The day that Hartlepool's adopted ship bowed out - and jobs galore were coming to town

What are your recollections of Hartlepool life 35 years ago?

Wednesday, 30th March 2022, 11:53 am
Updated Wednesday, 30th March 2022, 11:54 am

Perhaps these snippets of news from the time will trigger your memory, including the day Hartlepool’s adopted ship was ‘paid off’.

Naval top brass turned out in force to pay a fond farewell to Hartlepool’s adopted ship. HMS Abdiel sailed into Portsmouth harbour in 1987 to be saluted

by 9 of her former commanders.

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Life in Hartlepool 35 years ago.

The Royal Navy’s only surface minelayer had seen 21 years’ service and the 1,500-ton vessel was going to be particularly missed in Hartlepool where she had

links going back 20 years.

Abdiel bowed out in style when she arrived in Portsmouth. She was escorted into port by the minesweepers Bronnington and Nurton, as a Royal Maritime Auxiliary tug cascaded water into the air from her fire hoses.

A crowd gathered at the dockside to welcome her in.

HMS Abdiel on a visit to Hartlepool.

Afterwards, the former captains toasted the ship. Spokesman for the office of the Flag Officer at Portsmouth, Jim Allaway, said normally three or four

former commanders attend such functions.

He said it most unusual for nine to be present. It was almost all of her commanding officers.

It was a poignant moment in Hartlepool’s history but there was a much more upbeat note emerging from Graythorp.

Players from the Mr Chris and RHM football teams at their charity match in 1987.

The shut down Graythorp Fabrication Yard was to be brought back in business.

The yard’s owners, John Laing ETE, secured a £14 million order to build a massive 29,000-tonne concrete gravity sub-structure for a major North Sea gas


The project would create 250 jobs over the 16 month period of the work with 150 of them on site,including many former Laing employees.

St Hilda's Hospital which was a familiar sight for people in Hartlepool.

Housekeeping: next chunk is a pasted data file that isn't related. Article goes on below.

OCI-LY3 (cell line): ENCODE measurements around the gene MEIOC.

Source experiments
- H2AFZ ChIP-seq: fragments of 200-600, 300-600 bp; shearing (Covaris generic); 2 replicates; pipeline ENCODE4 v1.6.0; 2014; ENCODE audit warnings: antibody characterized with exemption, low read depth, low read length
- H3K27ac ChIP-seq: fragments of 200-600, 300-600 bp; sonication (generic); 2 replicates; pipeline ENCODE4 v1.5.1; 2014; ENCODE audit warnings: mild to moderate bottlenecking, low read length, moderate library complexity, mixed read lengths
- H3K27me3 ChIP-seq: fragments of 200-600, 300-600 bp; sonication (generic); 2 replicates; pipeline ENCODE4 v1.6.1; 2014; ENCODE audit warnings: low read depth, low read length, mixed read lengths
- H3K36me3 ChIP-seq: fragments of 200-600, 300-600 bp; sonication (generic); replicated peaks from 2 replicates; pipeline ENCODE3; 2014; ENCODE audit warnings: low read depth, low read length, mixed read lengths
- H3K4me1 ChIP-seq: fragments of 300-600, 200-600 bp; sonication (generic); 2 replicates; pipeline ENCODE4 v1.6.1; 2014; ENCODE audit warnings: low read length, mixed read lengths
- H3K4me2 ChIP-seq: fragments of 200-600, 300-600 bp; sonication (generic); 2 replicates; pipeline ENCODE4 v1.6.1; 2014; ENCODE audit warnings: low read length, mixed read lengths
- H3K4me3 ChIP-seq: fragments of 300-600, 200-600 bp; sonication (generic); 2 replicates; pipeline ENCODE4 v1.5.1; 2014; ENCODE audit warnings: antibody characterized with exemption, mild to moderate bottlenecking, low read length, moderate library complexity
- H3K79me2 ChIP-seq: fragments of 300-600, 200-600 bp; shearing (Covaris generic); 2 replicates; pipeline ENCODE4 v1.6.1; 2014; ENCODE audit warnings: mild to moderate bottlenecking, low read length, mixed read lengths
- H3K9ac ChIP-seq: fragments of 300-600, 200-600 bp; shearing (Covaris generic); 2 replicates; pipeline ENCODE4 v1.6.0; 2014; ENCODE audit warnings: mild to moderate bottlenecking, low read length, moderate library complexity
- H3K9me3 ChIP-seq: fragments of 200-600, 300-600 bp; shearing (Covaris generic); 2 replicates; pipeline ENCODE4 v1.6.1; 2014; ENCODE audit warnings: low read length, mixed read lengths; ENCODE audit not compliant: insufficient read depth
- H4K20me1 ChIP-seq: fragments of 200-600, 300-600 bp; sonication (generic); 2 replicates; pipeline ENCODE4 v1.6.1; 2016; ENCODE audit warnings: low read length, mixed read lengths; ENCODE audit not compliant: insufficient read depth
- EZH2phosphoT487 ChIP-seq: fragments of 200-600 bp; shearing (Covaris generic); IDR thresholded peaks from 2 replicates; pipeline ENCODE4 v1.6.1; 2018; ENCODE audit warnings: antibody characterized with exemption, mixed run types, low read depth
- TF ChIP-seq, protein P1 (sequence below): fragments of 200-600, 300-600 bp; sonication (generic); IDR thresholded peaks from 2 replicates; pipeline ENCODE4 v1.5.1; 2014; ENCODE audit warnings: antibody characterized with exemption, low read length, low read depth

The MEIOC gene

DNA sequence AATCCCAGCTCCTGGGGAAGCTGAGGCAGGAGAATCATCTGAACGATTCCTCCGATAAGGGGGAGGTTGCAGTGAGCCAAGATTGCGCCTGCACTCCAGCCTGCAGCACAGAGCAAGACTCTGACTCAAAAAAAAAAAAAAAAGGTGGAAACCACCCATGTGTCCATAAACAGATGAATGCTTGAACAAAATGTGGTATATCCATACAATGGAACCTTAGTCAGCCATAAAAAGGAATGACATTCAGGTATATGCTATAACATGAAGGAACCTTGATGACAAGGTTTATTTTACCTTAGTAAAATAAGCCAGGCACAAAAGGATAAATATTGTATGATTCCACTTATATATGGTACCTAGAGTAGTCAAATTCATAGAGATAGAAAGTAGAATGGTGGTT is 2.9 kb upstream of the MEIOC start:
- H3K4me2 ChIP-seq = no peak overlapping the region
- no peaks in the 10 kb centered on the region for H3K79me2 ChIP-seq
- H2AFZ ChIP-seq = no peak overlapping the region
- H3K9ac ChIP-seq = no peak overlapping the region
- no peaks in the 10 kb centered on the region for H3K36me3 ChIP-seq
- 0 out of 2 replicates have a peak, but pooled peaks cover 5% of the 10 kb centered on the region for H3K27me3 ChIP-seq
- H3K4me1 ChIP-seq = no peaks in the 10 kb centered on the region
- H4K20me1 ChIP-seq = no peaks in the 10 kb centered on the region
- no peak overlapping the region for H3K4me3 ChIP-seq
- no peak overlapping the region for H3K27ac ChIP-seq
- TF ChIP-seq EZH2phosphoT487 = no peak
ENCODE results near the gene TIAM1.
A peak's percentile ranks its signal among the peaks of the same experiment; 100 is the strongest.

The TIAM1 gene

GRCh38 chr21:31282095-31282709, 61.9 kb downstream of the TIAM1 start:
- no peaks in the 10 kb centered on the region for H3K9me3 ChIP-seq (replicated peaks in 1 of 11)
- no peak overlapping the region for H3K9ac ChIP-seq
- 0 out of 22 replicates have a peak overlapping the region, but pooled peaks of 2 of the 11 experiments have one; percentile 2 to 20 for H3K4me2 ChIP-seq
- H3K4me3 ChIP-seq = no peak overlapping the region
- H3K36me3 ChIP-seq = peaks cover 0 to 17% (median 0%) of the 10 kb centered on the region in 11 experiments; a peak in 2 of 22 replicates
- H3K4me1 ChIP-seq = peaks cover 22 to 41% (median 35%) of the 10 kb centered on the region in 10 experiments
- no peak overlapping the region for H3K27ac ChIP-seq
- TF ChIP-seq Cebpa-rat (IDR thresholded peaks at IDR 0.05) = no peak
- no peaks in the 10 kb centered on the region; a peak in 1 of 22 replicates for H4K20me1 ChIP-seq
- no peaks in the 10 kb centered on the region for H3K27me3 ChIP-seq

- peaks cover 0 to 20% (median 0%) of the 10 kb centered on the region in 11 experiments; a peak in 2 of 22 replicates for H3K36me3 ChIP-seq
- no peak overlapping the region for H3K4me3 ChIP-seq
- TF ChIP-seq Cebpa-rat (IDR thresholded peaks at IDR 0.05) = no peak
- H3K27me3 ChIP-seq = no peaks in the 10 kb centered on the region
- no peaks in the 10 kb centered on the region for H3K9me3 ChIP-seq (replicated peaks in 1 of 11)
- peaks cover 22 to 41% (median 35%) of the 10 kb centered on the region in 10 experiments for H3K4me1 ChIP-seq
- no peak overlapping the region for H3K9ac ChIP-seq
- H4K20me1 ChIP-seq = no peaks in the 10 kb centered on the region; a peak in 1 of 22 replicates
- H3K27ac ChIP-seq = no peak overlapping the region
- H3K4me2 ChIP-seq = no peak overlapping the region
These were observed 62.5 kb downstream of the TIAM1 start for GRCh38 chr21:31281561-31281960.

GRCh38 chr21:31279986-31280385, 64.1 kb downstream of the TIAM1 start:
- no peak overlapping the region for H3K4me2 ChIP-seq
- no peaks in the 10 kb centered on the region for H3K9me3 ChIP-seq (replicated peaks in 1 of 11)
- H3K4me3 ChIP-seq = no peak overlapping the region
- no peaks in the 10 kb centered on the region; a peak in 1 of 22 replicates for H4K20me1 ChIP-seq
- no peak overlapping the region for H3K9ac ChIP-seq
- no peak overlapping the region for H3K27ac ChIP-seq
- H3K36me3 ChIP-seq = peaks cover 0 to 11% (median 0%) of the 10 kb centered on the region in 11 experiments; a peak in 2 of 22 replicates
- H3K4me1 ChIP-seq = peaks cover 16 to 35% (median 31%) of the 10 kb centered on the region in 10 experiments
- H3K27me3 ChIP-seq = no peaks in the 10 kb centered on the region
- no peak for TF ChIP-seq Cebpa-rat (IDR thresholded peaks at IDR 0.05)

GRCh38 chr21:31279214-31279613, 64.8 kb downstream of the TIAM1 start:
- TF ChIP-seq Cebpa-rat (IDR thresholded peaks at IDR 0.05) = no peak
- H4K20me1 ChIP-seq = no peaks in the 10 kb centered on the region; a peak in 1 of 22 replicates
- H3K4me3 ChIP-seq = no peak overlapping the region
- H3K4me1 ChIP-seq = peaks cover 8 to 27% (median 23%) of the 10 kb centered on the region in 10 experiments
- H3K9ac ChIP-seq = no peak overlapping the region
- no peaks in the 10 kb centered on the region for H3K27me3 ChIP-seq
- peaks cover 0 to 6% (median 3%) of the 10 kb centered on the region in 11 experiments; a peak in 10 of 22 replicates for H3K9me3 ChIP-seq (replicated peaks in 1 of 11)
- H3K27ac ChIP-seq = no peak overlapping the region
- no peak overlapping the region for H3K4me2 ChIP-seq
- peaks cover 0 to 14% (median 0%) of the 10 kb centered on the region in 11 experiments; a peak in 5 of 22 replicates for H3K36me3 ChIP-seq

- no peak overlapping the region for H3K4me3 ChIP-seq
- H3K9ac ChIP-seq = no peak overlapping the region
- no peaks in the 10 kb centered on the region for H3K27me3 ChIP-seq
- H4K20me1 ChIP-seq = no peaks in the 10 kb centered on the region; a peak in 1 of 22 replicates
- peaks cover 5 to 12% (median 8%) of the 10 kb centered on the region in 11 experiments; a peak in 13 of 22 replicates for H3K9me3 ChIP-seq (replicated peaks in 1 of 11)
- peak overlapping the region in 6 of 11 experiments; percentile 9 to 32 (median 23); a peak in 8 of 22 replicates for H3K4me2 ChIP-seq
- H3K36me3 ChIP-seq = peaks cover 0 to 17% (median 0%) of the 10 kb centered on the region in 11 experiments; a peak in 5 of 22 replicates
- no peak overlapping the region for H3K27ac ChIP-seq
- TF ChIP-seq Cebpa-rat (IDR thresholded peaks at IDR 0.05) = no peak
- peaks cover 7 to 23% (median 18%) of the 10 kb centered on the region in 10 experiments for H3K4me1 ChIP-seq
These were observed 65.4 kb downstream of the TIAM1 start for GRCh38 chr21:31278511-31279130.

“The contract means a reopening of the Graythorp Yard and job opportunities for local people,” said Oster Bayne, Laing ETE’s business development director at the time.

Elsewhere, Hartlepool firm Associated Paper Rolls, on the Longhill Industrial Estate, won an order to convert 400 king size reels of paper into 185 million tickets. The company converted giant reels of paper into cash register rolls for shops and supermarkets.

Hartlepool’s derelict and vandal-hit St Hilda’s Hospital was to be demolished.

Hartlepool Borough Council’s development control sub-committee passed plans to flatten the unlisted buildings in the Headland complex.

But the friarage to the rear of the 1930s hospital, as a grade two listed building, was to be left untouched when the bulldozers moved in.

There was plenty of other news across town:

A four-year programme of restoration lay ahead for the Wingfield Castle paddle steamer - berthed only a few hundred yards from where Hartlepool’s last project, HMS Warrior, had once stood. International athlete Tony Morrell tried out the newly formed fencing class at Hartlepool Sixth Form College sports hall in his official capacity as sports motivator with Hartlepool Borough Council. Hartlepool women from town companies Mr Chris and RHM played a fundraising football match at the Hartlepool Power Station playing field and all money raised went to Alice House Hospice. Hartlepool worker Bill Green was celebrating working 50 years for the same company. He was just 14-years-old when he joined engineers Dixon-Barker, working his way up from apprentice to his job in 1988 of chief estimator.

Who remembers how much money was raised?

What are your memories of Hartlepool in 1987? Tell us more by emailing [email protected]

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